Weep, Beloved Black Brother – A poem by Patrice Lumumba

O black man, beast of burden through the centuries,

Your ashes scattered to the winds of heaven,

There was a time when you built burial temples

In which your murderers sleep their final sleep.

Hunted down and tracked, driven from your homes.

Beaten in battles where brute force prevailed.

Barbaric centuries of rape and carnage

That offered you the choice of death or slavery.

You went for refuge to the forest depths,

And other deaths waylaid you, burning fevers,

Jaws of wild beasts, the cold, unholy coils

Of snakes who crushed you gradually to death.

Then came the white man, more clever, tricky, cruel,

He took your gold in trade for shoddy stuff,

He raped your women, made your warriors drunk,

Penned up your sons and daughters on his ships.

The tom-toms hummed through all the villages,

Spreading afar the mourning, the wild grief

At news of exile to a distant land

Where cotton is God and the dollar King.

Condemned to enforced labor, beasts of burden,

Under a burning sun from dawn to dusk,

So that you might forget you are a man

They taught your to sing the praises of their God,

And these hosannas, tuned in to your sorrows,

Gave you the hope of a better world to come.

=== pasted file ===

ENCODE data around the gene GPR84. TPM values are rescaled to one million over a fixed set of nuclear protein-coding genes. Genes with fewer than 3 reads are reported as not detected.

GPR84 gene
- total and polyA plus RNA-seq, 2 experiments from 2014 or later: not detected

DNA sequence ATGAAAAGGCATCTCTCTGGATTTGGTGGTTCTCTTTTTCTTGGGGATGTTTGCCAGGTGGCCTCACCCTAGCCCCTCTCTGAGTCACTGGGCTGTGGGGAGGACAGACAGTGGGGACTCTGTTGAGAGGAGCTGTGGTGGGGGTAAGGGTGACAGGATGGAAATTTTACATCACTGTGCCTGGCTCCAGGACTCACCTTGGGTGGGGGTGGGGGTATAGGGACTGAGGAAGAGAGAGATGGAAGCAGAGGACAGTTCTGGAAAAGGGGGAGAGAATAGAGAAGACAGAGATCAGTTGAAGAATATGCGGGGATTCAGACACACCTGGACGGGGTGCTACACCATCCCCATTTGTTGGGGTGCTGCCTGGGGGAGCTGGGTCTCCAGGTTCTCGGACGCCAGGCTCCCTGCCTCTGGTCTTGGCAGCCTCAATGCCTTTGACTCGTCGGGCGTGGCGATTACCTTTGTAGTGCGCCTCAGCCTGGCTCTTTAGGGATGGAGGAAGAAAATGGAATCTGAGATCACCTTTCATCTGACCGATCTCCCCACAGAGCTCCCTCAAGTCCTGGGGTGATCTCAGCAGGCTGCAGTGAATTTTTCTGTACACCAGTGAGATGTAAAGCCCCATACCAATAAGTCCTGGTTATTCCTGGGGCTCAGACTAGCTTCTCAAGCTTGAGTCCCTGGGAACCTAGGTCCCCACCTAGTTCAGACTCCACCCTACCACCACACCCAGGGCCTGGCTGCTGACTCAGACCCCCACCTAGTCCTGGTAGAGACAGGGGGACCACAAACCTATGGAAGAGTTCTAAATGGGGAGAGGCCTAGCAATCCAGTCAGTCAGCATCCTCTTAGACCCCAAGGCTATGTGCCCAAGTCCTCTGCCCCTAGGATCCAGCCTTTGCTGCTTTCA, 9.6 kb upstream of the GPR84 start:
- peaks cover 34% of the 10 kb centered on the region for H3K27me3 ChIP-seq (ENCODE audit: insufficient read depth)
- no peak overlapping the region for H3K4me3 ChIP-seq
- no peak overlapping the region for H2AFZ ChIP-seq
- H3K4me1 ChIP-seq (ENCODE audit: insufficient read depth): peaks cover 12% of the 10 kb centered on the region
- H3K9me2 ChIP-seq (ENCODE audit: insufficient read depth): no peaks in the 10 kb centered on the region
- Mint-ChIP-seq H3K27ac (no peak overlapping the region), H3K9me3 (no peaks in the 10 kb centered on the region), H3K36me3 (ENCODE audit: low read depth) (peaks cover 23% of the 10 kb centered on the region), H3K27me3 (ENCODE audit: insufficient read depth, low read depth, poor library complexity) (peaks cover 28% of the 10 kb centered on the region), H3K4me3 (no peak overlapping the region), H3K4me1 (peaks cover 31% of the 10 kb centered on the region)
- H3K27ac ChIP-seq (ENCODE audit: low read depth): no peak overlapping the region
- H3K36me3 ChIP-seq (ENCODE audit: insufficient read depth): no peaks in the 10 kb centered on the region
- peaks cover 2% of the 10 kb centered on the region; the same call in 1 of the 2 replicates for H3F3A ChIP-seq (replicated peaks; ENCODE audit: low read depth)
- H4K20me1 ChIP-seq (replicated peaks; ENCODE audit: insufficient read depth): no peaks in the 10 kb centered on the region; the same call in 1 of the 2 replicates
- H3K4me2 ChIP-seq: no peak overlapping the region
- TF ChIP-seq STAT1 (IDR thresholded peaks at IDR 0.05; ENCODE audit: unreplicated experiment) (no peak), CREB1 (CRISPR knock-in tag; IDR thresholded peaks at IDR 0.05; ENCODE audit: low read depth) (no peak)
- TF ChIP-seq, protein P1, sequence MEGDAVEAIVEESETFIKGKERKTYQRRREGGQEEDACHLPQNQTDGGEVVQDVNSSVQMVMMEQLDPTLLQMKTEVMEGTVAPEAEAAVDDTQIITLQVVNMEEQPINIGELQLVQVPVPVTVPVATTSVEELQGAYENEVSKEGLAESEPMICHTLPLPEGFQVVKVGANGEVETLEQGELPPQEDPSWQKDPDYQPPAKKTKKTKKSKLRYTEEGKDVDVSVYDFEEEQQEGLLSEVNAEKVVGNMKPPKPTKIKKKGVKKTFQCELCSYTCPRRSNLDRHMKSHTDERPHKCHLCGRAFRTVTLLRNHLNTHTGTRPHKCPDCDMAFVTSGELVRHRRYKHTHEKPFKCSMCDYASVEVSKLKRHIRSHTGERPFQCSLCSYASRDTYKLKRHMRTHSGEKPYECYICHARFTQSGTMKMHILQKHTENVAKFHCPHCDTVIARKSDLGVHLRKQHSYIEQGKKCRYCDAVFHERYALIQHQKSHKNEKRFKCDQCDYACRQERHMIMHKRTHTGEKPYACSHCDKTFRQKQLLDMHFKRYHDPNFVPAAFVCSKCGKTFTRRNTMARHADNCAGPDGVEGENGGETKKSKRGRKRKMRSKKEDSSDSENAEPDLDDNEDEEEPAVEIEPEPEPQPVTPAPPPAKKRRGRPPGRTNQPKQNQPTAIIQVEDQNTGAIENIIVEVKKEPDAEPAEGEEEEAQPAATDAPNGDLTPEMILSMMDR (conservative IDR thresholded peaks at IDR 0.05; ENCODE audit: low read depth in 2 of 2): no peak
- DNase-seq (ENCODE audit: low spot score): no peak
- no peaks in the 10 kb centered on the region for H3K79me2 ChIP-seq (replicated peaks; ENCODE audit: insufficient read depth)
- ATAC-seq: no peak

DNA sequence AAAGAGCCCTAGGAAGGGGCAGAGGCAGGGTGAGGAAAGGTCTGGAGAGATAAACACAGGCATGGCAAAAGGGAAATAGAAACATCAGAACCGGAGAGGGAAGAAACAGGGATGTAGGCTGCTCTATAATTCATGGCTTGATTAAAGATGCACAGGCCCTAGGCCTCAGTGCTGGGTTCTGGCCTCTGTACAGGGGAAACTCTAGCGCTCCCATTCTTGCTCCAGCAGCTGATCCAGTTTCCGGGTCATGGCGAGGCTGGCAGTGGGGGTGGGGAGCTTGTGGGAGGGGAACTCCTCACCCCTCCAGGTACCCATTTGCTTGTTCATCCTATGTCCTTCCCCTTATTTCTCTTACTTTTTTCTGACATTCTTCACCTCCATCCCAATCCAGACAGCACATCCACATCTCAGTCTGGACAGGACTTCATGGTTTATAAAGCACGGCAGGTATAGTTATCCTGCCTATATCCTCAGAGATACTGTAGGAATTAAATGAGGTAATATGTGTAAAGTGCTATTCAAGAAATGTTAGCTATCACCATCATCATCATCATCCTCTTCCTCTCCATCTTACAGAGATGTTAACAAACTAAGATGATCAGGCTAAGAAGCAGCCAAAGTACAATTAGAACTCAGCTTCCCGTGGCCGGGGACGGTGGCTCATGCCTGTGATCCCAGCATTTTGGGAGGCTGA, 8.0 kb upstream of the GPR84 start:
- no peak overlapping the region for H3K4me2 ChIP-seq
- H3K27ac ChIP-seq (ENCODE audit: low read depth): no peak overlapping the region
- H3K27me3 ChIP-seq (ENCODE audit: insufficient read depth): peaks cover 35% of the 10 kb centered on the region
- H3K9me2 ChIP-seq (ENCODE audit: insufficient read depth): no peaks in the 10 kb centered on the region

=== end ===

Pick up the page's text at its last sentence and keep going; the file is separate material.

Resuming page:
But in your human heart you only asked

The right to live, your share of happiness.

Beside your fire, your eyes reflect your dreams and suffering,

You sang the chants that gave voice to your blues.

And sometimes to your joys, when sap rose in the trees

And you danced wildly in the damp of evening.

And out of this sprang forth, magnificent,

Alive and virile, like a bell of brass

Sounding your sorrow, that powerful music,

Jazz, now loved, admired throughout the world,

Compelling the white man to respect,

Announcing in clear loud tones from this time on

This country no longer belongs to him.

And thus you made the brothers of your race

Lift up their heads to see clear, straight ahead

The happy future bearing deliverance.

The banks of a great river in flower with hope

Are yours from this time onward.

The earth and all its riches

Are yours from this time onward.

The blazing sun in the colorless sky

Dissolves our sorrow in a wave of warmth.

Its burning rays will help to dry forever

The flood of tears shed by our ancestors,

Martyrs of the tyranny of the masters.

And on this earth which you will always love

You will make the Congo a nation, happy and free,

In the very heart of vast Black Africa.

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